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‘Reverse vaccinology’ used to create novel HIV treatment

Researchers have developed a new HIV vaccine which has shown success in monkeys in pre-clinical trial studies.

A new study has developed a novel vaccine using ‘reverse vaccinology’ to treat HIV in monkeys. The vaccine was found to induce antibodies similar to those associated with protection from the disease.

The study was conducted by researchers from the Icahn School of Medicine at Mount Sinai, New York. The therapy was formulated with DNA and recombinant proteins from an HIV protein with another unrelated protein.

The researchers identified a part of the virus which binds to antibodies and results in the destruction of HIV and infected cells. Using this information and a process called ‘reverse vaccinology’, they designed a vaccine to induce the desired antibodies.

The target on the virus is called the V1V2 loop of the gp120 envelope protein. Monkeys were administered with the gp120 DNA protein and a combination of three novel recombinant proteins carrying the V1V2 region. The team observed that the vaccine-induced antibodies in the models, which had a variety of different antiviral functions, included antibodies associated with a reduced rate of HIV infection.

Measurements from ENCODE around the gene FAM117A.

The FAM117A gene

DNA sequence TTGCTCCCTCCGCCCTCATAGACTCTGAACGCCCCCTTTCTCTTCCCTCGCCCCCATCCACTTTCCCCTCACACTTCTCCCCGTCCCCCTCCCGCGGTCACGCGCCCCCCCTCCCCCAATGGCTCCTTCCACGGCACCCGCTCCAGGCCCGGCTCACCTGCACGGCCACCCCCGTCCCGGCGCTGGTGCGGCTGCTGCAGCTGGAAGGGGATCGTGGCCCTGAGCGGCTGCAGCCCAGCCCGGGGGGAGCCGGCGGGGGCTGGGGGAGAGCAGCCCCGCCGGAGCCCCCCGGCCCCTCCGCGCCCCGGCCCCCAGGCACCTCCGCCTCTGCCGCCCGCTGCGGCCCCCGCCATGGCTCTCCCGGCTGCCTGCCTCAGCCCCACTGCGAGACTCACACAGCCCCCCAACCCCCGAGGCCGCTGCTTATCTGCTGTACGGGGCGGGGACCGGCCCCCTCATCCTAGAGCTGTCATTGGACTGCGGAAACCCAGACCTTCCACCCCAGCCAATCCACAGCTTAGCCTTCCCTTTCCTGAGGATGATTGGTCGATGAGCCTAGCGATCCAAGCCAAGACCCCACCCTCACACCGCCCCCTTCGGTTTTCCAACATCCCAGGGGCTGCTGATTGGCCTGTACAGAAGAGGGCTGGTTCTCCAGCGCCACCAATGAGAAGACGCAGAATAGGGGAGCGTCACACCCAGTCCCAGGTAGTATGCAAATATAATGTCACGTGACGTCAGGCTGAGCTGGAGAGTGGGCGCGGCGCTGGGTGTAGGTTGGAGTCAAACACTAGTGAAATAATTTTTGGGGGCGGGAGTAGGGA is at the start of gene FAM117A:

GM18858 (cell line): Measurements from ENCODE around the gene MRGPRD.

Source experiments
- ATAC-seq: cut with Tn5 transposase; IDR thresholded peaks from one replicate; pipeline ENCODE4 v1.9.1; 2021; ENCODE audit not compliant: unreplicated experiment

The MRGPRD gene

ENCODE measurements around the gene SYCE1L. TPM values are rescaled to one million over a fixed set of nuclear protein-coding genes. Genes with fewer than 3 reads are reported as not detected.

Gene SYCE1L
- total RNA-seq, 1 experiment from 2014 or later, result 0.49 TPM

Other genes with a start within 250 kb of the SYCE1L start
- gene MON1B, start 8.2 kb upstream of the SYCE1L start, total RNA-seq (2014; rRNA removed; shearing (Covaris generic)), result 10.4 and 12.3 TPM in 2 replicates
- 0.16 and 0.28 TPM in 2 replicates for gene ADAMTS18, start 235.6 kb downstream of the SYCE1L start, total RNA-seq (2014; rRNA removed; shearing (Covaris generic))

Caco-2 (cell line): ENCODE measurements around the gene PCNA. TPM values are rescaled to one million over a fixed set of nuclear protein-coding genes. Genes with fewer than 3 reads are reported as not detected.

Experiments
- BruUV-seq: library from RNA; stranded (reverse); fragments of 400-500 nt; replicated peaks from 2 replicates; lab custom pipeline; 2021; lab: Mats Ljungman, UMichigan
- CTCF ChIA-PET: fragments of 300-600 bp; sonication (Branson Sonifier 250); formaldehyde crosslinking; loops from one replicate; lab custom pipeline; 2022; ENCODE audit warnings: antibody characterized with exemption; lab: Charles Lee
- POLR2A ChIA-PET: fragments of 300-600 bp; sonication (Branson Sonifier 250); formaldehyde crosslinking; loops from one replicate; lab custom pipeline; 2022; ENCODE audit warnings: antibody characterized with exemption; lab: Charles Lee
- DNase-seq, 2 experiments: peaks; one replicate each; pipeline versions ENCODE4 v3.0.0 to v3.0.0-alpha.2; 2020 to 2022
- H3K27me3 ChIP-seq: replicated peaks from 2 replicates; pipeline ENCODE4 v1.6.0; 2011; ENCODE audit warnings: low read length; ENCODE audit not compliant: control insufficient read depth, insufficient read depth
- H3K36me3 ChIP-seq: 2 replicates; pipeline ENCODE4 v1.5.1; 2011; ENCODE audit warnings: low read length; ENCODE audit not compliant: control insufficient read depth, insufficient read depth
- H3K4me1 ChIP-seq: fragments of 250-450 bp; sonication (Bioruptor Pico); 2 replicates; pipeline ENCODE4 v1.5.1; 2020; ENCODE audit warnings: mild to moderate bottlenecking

“Our lab, together with researchers from several institutions in the United States, have been working for more than a decade on a novel approach to developing a vaccine against HIV/AIDS,” said lead author Professor Susan Zolla-Pazner. “The vaccine we have developed is safe, in that it contains nothing that is infectious to the individual vaccinated. In the study now being published, we show that this novel vaccine induces the desired antibodies in monkeys, which suggests strongly that similar protective antibodies can be induced in humans and may play an important role in preventing HIV infection.”

The study was published in Cell Reports.

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